The Worst of Us: Fans Who Tweet at Amateur Athletes

By Ramzy Nasrallah on July 29, 2015 at 1:15 pm
look at those assholes over there tweeting at recruits

Diamond Stone really wanted to go to Wisconsin.

Despite not being a recruiting enthusiast I learned of the 5-star center's collegiate intentions because I happened to see a forum post on this site about his recruitment and thought holy hell there's a basketball player named Diamond Stone.

That translates to Stone Stone. Surely the reduplicating Milwaukee native grew up idolizing Badger great Duany Duany. This was meant to be; Stone was all ready to stay home and play for Bo Ryan...until he didn't couldn't meet Madison's academic entry requirements.

But in a world where the Big Ten is rapidly expanding like your waistline, the most-coveted center of 2015 is still likely to find himself on a court alongside Wisconsin jerseys in conference play this season when he suits up for...

Stone committed to Maryland right in the middle of Wisconsin's Final Four run (ouch). It's a fine school with a strong basketball tradition. The following week the kid who wanted to go to UW but couldn't get in was now openly rooting against the Badgers when they faced Duke in the title game. He's far from the first kid to begrudge a school he couldn't get into.

Those same fans who couldn't wait to see him in Madison suddenly wore different emotions.

There are hundreds of love notes just like the ones above carrying varying degrees of nastiness. Sports Twitter doesn't get any braver or more heroic than when it tweets insults at high school athletes - or in this especially courageous instance, 6'10" 253-lb high school athletes.

I forgot about Stone Stone until last week when Cardale Jones eviscerated the Twitter account of an intrusive stranger who gave him unsolicited advice on how and what he should be thinking about in lieu of having an opinion on race relations in America:

That stranger hastily changed his handle from @DGus1228 to @DanGustafson1 to try and avoid criticism before deleting his account entirely. Apparently Dan didn't appreciate all of the unsolicited advice of strangers either.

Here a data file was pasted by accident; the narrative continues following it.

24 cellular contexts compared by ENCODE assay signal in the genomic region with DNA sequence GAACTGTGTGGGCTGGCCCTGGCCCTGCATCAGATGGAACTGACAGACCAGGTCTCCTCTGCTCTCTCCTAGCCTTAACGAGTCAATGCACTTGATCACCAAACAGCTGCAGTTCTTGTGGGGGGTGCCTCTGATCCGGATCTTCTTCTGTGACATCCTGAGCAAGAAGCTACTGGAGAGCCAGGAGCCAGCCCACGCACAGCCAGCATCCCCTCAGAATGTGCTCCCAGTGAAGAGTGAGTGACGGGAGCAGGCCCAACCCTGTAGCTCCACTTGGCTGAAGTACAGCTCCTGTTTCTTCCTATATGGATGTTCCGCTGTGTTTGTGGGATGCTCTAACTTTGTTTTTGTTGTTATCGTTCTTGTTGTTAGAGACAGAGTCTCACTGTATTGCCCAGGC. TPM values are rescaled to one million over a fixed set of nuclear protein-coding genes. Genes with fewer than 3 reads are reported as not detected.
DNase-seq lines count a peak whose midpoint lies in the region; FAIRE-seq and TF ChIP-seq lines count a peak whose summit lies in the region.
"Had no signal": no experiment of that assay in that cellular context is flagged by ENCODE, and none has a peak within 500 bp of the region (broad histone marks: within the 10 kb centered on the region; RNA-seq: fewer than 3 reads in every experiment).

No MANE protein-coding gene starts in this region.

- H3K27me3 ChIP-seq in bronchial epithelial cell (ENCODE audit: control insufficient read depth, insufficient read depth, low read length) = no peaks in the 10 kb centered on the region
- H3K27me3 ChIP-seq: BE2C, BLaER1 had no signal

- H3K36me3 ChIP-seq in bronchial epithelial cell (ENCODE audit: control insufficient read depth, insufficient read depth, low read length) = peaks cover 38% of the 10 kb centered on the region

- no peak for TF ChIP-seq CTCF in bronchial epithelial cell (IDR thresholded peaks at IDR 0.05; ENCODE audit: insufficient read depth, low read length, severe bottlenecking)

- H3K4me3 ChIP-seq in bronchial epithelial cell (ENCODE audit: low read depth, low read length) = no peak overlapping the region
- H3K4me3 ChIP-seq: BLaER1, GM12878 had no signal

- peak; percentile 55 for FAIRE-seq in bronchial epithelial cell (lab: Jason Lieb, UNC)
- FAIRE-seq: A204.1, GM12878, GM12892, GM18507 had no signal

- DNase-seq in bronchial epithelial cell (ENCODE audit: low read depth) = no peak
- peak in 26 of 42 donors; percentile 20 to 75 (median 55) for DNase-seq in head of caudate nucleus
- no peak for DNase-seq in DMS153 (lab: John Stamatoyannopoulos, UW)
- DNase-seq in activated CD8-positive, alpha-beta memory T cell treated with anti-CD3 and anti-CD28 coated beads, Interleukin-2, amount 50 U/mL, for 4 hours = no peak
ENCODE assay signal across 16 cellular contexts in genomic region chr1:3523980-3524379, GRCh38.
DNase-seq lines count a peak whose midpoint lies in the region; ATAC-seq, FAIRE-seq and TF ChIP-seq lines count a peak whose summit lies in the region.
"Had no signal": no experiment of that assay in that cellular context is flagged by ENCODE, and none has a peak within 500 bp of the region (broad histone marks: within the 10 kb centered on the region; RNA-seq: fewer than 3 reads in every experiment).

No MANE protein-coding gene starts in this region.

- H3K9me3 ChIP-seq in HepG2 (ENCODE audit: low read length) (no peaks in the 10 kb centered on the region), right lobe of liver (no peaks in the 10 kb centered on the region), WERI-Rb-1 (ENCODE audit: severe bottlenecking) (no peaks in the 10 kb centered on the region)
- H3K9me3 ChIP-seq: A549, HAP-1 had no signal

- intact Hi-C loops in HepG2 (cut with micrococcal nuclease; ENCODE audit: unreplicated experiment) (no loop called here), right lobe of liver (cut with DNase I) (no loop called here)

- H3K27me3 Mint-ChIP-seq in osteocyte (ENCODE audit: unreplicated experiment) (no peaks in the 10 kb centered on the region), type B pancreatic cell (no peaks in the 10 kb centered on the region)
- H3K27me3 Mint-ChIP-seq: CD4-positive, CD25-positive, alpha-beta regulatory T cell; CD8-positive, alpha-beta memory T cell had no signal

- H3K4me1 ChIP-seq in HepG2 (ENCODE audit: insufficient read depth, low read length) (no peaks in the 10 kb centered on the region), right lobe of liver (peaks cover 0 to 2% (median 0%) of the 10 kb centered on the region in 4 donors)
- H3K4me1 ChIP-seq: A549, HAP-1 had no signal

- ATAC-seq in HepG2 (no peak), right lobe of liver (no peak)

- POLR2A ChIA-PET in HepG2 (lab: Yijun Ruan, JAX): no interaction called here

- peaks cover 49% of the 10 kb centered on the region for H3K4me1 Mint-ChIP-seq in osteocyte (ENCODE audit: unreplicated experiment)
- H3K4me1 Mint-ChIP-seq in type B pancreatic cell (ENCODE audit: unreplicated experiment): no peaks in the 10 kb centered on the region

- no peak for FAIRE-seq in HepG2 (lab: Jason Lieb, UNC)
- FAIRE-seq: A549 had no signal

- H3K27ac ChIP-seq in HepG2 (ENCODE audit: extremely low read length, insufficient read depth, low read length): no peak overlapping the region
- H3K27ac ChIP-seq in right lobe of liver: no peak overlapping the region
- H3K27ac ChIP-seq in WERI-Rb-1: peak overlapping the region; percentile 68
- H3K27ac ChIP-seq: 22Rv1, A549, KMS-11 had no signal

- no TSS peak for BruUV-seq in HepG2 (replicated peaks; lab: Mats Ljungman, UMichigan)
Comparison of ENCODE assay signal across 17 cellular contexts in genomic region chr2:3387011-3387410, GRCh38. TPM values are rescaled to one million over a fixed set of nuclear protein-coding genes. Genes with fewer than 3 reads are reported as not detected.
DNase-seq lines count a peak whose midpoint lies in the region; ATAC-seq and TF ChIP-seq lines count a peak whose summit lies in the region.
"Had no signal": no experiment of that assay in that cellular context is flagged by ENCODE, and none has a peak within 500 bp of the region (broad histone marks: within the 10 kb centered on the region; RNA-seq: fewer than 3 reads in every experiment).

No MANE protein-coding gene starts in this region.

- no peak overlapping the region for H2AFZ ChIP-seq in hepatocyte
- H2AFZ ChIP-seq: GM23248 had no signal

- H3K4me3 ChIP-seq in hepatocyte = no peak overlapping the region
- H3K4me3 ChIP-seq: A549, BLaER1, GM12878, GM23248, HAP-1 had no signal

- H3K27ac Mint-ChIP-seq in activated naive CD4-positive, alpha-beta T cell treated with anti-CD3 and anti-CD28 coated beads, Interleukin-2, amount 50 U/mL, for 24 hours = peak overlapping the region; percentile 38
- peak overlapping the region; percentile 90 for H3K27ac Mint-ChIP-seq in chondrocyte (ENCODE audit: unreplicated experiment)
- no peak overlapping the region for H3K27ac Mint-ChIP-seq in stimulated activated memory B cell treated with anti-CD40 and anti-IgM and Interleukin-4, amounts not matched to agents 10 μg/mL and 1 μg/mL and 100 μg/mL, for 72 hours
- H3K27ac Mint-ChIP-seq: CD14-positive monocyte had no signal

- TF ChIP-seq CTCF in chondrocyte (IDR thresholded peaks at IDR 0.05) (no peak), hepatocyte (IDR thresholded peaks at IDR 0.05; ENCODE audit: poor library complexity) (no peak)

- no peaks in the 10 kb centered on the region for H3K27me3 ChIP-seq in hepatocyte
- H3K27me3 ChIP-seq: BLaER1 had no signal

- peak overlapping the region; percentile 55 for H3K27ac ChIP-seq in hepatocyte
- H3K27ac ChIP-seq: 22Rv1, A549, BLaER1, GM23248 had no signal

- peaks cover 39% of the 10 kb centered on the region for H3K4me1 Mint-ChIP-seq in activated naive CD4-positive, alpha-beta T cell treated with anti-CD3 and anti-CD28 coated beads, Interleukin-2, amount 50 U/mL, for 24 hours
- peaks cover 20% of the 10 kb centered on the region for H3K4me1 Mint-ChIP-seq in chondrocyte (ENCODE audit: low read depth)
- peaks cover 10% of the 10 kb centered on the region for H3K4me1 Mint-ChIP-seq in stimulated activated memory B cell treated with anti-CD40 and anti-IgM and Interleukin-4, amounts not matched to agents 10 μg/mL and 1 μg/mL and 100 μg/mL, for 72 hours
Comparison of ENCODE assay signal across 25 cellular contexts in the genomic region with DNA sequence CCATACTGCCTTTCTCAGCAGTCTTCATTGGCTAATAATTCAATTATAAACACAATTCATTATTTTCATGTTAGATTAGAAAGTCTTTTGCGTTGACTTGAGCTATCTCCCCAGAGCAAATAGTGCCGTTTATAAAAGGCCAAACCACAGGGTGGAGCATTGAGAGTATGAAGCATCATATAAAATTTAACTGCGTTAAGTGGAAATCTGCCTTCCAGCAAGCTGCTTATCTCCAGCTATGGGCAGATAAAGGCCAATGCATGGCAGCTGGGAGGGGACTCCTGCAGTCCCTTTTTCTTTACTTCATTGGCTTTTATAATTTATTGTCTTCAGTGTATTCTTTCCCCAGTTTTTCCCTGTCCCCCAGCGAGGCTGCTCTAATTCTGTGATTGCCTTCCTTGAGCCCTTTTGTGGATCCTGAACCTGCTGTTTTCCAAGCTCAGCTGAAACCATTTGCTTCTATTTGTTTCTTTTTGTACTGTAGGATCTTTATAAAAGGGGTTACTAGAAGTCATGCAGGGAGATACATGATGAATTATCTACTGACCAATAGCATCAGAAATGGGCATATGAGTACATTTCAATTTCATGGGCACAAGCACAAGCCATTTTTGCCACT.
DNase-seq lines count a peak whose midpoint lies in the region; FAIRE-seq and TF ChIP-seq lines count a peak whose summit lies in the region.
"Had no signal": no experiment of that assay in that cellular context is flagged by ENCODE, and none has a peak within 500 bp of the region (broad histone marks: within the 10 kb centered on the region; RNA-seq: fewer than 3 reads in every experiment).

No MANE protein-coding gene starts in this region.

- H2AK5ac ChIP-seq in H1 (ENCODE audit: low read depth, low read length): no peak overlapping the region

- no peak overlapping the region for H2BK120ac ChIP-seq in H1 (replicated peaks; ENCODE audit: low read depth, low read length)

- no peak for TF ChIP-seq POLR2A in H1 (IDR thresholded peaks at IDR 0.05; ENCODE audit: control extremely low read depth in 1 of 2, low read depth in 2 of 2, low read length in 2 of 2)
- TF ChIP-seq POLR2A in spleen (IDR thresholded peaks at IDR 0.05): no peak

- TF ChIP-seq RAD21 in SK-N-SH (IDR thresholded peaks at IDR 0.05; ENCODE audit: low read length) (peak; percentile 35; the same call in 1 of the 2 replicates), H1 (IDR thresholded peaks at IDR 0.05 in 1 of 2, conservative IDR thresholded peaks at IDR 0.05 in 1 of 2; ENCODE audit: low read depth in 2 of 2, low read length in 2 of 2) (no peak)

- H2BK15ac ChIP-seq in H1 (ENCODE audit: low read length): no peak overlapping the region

cardale jones
Cardale acted in self-defense.

Meanwhile, Cardale's reply went viral. CBS, the Sun Times, the Washington Post, Rolling Stone, USA Today, Talking Points Memo, Huffington Post, and the Dispatch all ran stories celebrating his tweet while ridiculing the now-extinct account. ESPN both ran a story and filmed a segment.

There was universal agreement: the stranger was out of line. He had the audacity to instruct a redshirt sophomore he did not personally know how to think and what to do - with the latter having everything to do with what he wanted ("worry about getting us fans another championship" verbatim).

Stone took abuse for choosing a college he could get into. Cardale absorbed it for publicly expressing an opinion. The media made a pretty big deal about both events - but this happens with high school athletes every single day.

Tweeting self-serving life advice, abuse and spam at amateur athletes is the HPV of Twitter. It's pervasive, an epidemic - and while definitely not the worst thing in social media - still ugly and unwanted.

Hours later while the world was still busy celebrating Cardale's justifiable homicide, Jordan Stevenson - who signed a letter of intent to play football at Wisconsin - was reportedly unable to gain academic admission to the school either.

For some Badger fans the news was like ripping off the Stone scab from April.

Cardale's sick burn was still being retweeted thousands of times when messages like this started appearing in Stevenson's mentions. However, not all of them were passive-aggressive.

It's the sadder, far less radio-friendly B-side of worry about getting us fans another championship. Okay, Matt Gray. Jordan will select a college that pleases you.